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Two New Drugs May Help In Fight Against Obesity

Doctors may recommend that obese patients use weight-loss drugs to trick their hunger pangs.
Doctors may recommend that obese patients use weight-loss drugs to trick their hunger pangs.

The Food and Drug Administration approved two new medications this year to help obese and overweight individuals lose weight.

Diet drugs have been around in different forms for a while, but now researchers hope one of these two might actually help make a dent in the obesity epidemic.

Both of the drugs — Belviq and Qsymia — were approved in July. Belviq works in a similar way to the fen-phen appetite-suppression drug combination that was pulled from the market in 1997 because of a link to fatal heart valve problems. The new drug, at a lower dose, has been shown to be safe.

"Belviq was developed specifically to avoid the receptor on the heart valve which had been associated with heart damage, and there's no evidence in our research that heart valve problems will develop," says Dr. Donna Ryan, a researcher and obesity specialist at the Pennington Biomedical Research Center, which conducted studies of the two medications for the drug makers.

Qsymia is a time-released combination of two older medications: topiramate, an anti-seizure medicine, and phentermine, a stimulant. It is more powerful than Belviq but works in a similar way to stave off the body's "starvation response" to weight loss. Most of us who have tried to lose weight are familiar with that: Hormones are released to stimulate appetite, and metabolism slows down in order to conserve energy, adding up to an unfortunate recipe for regaining weight.

Dr. Judith Korner, an obesity specialist at New York's Columbia University Medical Center, says her patients know this well.

"I have one patient who came in and said he's lost the weight of a Volkswagen during his lifetime," she says. "It's like 2,000 pounds; he's lost 100 pounds and gained it back, and lost and regained."

Ryan says the drugs work to make you feel satisfied with less food — and not as hungry between meals.

"The medications are working through biology ... to reduce appetite and to diminish hunger," she says, adding that people still have to diet.

The drugs don't work magic in the body. They simply help people eat less.

"Patients must intentionally go on a diet, try to reduce food intake and increase physical activity," Ryan says.

Side Effects

The new prescription-only medications don't do anything to boost metabolism. Only exercise helps with that. There are side effects from the medications, including dry mouth, constipation and a slight tingling in fingers and toes.

But Qsymia can also have serious side effects. It can increase heart rate, and it can cause birth defects. So, women who want to become pregnant should stay away from the drug. Both drugs must be prescribed by a doctor. Women of childbearing age are advised not to become pregnant.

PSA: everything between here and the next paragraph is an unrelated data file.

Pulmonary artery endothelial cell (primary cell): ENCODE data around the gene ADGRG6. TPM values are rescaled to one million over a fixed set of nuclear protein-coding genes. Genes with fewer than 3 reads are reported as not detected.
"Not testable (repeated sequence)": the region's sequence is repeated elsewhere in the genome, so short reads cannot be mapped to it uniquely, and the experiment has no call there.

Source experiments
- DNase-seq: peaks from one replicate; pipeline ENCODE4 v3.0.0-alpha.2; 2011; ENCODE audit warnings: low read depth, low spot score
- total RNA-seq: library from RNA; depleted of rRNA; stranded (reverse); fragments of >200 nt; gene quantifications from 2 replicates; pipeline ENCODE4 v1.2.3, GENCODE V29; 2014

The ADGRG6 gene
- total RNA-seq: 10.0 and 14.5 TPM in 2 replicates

Belviq may interfere with treatments for migraine headache or depression. Patients should consult with their doctor to see if either drug is right for them. Neither is right for people "who want to lose weight for a wedding or get into their bikini for summer," Ryan says. They were approved to treat people who are obese (body mass index over 30) or who are overweight (body mass index over 27) and who suffer from at least one weight-related problem such as high blood pressure, cholesterol or blood sugar.

Decreasing blood sugar, in particular, says Ryan, is the drug's biggest benefit.

"We know if we can get that modest weight loss, we can prevent the development of Type 2 diabetes. Type 2 diabetes is a chronic disease, and it's reaching epidemic proportions in the United States, and we really need to get the jump on that," she says.

In studies, patients lost between 4 percent and 8 percent of their original body weight, and diabetes risk was reduced.

Korner says the new medications are a welcome option for her patients, most of whom do not want to have surgery to reduce the size of their stomach.

"We're slowly starting to come around to treat obesity as we treat other chronic diseases, just like we do for controlling blood pressure, cholesterol and a multitude of other diseases," she says.

But Cindy Pearson, with the National Women's Health Network, cautions that those benefits may not be enough to justify potential risks.

"Both of these drugs have met a very modest test of maybe around about 5 percent weight loss, and there's hope that over the long term, if you can maintain 5 percent weight loss, you would start to get some health benefit, but we actually don't know if that's true," she says.

Pearson says long-term studies are needed to ensure both drugs' safety.

"We really think women and all consumers deserve better information before these drugs are marketed widely," she says.

Qsymia became available this month, but only by mail-order. Belviq is expected to become available around the beginning of next year.

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Award-winning journalist Patti Neighmond is NPR's health policy correspondent. Her reports air regularly on NPR newsmagazines All Things Considered, Morning Edition, and Weekend Edition.